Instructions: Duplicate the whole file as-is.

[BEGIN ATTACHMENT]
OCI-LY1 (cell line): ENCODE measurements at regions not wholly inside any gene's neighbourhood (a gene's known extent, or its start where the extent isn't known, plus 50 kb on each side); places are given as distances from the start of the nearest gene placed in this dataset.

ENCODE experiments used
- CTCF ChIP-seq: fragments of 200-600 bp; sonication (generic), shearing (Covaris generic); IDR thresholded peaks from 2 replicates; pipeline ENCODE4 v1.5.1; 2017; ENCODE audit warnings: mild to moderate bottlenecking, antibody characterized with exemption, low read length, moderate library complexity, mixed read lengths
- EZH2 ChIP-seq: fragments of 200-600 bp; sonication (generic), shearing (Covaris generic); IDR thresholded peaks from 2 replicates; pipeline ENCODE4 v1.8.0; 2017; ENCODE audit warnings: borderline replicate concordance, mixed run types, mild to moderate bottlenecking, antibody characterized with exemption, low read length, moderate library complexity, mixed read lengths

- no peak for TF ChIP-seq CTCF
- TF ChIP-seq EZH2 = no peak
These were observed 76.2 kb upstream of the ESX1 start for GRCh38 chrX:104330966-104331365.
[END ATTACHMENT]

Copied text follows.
OCI-LY1 (cell line): ENCODE measurements at regions not wholly inside any gene's neighbourhood (a gene's known extent, or its start where the extent isn't known, plus 50 kb on each side); places are given as distances from the start of the nearest gene placed in this dataset.

ENCODE experiments used
- CTCF ChIP-seq: fragments of 200-600 bp; sonication (generic), shearing (Covaris generic); IDR thresholded peaks from 2 replicates; pipeline ENCODE4 v1.5.1; 2017; ENCODE audit warnings: mild to moderate bottlenecking, antibody characterized with exemption, low read length, moderate library complexity, mixed read lengths
- EZH2 ChIP-seq: fragments of 200-600 bp; sonication (generic), shearing (Covaris generic); IDR thresholded peaks from 2 replicates; pipeline ENCODE4 v1.8.0; 2017; ENCODE audit warnings: borderline replicate concordance, mixed run types, mild to moderate bottlenecking, antibody characterized with exemption, low read length, moderate library complexity, mixed read lengths

- no peak for TF ChIP-seq CTCF
- TF ChIP-seq EZH2 = no peak
These were observed 76.2 kb upstream of the ESX1 start for GRCh38 chrX:104330966-104331365.